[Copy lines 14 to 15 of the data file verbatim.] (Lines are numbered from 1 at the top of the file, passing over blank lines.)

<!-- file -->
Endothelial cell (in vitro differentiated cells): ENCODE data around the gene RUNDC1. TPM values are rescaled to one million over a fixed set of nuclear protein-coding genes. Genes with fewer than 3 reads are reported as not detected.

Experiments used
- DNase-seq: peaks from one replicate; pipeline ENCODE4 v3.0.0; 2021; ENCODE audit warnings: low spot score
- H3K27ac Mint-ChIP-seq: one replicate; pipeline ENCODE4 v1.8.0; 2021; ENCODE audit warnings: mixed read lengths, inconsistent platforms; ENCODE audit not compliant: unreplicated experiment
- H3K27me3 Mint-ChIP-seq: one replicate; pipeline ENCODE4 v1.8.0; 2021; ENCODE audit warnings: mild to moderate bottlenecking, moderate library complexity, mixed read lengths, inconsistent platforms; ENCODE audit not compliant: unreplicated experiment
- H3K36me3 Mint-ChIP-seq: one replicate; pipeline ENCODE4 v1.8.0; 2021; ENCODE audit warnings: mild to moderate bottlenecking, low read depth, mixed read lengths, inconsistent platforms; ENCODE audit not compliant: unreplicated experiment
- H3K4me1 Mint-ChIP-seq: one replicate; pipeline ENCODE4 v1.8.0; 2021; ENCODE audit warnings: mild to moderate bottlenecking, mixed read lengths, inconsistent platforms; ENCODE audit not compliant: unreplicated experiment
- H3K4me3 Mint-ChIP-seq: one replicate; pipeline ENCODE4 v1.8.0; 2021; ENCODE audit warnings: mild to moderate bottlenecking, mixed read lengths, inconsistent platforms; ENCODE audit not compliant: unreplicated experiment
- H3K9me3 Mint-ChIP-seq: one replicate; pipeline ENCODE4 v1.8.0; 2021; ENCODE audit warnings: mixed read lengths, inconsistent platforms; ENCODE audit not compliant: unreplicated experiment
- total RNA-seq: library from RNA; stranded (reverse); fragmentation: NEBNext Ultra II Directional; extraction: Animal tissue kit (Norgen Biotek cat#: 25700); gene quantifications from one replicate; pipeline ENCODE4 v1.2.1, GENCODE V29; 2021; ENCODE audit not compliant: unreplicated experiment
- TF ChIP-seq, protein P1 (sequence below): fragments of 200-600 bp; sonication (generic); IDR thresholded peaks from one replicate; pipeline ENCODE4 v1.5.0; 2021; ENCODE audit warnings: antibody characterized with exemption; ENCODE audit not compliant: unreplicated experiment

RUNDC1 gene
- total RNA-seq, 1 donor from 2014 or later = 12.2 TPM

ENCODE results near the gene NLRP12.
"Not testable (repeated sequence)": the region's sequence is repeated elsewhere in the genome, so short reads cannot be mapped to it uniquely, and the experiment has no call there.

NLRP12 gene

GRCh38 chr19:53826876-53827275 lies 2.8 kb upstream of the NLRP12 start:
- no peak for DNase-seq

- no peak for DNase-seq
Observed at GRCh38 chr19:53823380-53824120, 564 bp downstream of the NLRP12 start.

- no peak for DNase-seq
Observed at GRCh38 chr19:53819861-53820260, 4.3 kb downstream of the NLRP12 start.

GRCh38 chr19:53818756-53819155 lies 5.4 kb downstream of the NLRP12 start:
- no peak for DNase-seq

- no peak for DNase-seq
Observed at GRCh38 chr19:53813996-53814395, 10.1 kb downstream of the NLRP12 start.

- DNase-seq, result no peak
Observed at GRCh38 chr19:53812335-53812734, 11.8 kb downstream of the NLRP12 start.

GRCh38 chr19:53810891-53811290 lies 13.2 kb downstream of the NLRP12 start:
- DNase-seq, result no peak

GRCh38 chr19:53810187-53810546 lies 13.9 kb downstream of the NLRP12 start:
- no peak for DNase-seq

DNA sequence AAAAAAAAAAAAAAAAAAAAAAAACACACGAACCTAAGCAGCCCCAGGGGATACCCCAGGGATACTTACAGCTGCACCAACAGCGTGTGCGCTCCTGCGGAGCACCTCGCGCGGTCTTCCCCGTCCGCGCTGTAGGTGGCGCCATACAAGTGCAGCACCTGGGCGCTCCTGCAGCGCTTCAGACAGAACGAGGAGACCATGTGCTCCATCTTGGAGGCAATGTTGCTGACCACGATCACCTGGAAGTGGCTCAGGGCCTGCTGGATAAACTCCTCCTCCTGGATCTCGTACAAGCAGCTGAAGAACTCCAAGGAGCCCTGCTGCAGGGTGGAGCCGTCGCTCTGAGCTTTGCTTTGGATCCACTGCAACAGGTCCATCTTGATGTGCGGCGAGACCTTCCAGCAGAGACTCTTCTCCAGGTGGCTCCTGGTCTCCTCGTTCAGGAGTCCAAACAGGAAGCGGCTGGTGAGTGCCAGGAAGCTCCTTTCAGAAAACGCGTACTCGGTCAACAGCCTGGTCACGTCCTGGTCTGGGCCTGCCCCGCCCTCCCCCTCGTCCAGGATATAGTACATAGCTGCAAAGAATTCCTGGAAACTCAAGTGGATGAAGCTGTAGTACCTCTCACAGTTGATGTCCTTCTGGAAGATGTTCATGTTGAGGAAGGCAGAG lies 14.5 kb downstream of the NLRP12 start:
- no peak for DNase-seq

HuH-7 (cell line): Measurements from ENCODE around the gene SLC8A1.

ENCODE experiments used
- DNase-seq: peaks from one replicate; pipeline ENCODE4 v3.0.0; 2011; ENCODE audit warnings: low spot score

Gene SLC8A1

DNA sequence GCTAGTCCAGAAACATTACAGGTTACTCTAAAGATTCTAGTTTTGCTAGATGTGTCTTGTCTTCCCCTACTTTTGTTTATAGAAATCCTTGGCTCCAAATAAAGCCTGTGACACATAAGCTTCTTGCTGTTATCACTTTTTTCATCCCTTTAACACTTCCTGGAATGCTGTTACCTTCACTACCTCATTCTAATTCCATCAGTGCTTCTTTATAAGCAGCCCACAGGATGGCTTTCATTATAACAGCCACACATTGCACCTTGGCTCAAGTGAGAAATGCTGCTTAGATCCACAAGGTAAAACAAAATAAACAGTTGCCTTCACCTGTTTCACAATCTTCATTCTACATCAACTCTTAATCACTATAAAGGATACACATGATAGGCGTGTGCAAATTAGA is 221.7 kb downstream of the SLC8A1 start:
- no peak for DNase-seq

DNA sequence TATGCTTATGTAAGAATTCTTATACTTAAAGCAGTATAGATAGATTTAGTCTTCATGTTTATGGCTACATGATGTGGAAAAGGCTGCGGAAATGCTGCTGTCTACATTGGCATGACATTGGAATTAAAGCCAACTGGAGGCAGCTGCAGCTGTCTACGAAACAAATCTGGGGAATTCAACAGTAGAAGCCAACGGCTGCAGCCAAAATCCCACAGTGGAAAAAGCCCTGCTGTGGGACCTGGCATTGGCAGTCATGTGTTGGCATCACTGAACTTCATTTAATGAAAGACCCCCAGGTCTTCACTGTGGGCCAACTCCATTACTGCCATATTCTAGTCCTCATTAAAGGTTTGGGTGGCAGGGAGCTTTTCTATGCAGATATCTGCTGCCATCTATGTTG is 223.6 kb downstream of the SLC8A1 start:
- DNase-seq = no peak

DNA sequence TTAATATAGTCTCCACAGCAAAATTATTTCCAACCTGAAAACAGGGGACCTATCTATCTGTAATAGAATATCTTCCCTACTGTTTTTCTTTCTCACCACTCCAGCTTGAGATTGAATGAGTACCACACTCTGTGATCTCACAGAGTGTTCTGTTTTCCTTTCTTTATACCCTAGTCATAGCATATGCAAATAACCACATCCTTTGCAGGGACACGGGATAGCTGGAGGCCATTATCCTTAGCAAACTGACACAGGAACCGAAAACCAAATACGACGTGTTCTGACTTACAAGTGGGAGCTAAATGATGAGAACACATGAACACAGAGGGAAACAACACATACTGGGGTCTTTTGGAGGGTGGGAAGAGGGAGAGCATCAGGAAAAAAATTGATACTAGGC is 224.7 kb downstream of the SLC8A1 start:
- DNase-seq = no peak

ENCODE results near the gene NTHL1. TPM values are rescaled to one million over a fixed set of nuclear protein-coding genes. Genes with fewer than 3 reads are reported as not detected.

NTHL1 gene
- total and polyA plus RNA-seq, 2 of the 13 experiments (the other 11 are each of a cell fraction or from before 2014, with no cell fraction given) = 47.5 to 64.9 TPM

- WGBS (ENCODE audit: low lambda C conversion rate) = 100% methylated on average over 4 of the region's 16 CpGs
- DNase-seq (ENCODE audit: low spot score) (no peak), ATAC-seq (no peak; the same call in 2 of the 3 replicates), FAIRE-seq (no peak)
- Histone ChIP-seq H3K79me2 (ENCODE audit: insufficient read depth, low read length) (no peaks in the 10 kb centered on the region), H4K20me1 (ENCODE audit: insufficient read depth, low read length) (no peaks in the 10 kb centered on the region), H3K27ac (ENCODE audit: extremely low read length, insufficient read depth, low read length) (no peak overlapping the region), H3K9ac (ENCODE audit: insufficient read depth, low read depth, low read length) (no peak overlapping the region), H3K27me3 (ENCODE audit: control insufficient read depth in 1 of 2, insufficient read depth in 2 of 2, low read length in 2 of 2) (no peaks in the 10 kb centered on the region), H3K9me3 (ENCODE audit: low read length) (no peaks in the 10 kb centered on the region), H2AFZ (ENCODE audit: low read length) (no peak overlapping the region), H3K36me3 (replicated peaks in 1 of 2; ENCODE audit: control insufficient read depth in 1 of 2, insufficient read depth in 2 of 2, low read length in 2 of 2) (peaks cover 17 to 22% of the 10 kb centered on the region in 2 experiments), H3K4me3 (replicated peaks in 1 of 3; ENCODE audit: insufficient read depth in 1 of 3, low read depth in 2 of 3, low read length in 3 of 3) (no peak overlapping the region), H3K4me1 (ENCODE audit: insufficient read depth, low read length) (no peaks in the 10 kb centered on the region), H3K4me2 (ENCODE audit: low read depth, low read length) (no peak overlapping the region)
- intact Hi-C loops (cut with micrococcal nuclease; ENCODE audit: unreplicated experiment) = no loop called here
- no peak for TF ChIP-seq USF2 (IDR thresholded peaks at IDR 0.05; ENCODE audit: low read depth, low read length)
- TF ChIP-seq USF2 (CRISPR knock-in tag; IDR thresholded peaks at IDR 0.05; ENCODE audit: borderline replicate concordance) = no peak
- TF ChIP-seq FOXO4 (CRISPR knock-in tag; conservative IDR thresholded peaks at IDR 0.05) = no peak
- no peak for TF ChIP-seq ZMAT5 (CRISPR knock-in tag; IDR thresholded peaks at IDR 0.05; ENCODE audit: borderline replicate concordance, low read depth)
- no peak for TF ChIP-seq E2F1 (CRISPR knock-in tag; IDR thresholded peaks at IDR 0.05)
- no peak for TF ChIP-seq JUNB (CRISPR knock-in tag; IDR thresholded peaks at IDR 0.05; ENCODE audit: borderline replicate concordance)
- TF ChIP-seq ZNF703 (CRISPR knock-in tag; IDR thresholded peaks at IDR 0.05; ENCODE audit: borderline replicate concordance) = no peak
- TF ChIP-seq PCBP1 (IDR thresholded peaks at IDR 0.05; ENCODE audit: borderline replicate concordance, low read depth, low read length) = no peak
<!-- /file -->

ENCODE results near the gene NLRP12.
"Not testable (repeated sequence)": the region's sequence is repeated elsewhere in the genome, so short reads cannot be mapped to it uniquely, and the experiment has no call there.